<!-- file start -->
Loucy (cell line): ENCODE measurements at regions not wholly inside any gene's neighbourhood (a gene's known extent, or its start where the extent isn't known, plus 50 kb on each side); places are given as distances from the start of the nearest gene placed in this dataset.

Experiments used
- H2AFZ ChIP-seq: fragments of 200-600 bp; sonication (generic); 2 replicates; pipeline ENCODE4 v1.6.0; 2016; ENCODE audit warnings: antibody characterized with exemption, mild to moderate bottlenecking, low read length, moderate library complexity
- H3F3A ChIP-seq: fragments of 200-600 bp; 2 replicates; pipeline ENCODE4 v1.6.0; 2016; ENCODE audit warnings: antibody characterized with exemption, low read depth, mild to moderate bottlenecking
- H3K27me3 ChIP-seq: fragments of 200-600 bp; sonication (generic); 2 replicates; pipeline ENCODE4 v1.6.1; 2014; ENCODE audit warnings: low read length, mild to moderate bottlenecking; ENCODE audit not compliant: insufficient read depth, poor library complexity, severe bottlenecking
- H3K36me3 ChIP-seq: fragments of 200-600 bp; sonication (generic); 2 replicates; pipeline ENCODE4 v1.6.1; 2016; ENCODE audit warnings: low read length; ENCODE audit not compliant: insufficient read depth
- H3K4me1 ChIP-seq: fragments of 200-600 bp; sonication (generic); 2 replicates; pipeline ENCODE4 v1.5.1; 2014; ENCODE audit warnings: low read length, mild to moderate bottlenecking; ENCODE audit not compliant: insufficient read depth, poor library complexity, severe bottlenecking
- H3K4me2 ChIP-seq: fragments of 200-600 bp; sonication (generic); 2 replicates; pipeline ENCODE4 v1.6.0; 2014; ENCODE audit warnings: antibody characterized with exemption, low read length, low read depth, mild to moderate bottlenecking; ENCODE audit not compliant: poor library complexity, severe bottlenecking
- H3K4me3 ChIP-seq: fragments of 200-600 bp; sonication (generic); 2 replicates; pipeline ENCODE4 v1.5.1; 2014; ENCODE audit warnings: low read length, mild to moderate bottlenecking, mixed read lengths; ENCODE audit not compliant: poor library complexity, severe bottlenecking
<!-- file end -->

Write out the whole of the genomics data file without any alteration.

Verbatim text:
Loucy (cell line): ENCODE measurements at regions not wholly inside any gene's neighbourhood (a gene's known extent, or its start where the extent isn't known, plus 50 kb on each side); places are given as distances from the start of the nearest gene placed in this dataset.

Experiments used
- H2AFZ ChIP-seq: fragments of 200-600 bp; sonication (generic); 2 replicates; pipeline ENCODE4 v1.6.0; 2016; ENCODE audit warnings: antibody characterized with exemption, mild to moderate bottlenecking, low read length, moderate library complexity
- H3F3A ChIP-seq: fragments of 200-600 bp; 2 replicates; pipeline ENCODE4 v1.6.0; 2016; ENCODE audit warnings: antibody characterized with exemption, low read depth, mild to moderate bottlenecking
- H3K27me3 ChIP-seq: fragments of 200-600 bp; sonication (generic); 2 replicates; pipeline ENCODE4 v1.6.1; 2014; ENCODE audit warnings: low read length, mild to moderate bottlenecking; ENCODE audit not compliant: insufficient read depth, poor library complexity, severe bottlenecking
- H3K36me3 ChIP-seq: fragments of 200-600 bp; sonication (generic); 2 replicates; pipeline ENCODE4 v1.6.1; 2016; ENCODE audit warnings: low read length; ENCODE audit not compliant: insufficient read depth
- H3K4me1 ChIP-seq: fragments of 200-600 bp; sonication (generic); 2 replicates; pipeline ENCODE4 v1.5.1; 2014; ENCODE audit warnings: low read length, mild to moderate bottlenecking; ENCODE audit not compliant: insufficient read depth, poor library complexity, severe bottlenecking
- H3K4me2 ChIP-seq: fragments of 200-600 bp; sonication (generic); 2 replicates; pipeline ENCODE4 v1.6.0; 2014; ENCODE audit warnings: antibody characterized with exemption, low read length, low read depth, mild to moderate bottlenecking; ENCODE audit not compliant: poor library complexity, severe bottlenecking
- H3K4me3 ChIP-seq: fragments of 200-600 bp; sonication (generic); 2 replicates; pipeline ENCODE4 v1.5.1; 2014; ENCODE audit warnings: low read length, mild to moderate bottlenecking, mixed read lengths; ENCODE audit not compliant: poor library complexity, severe bottlenecking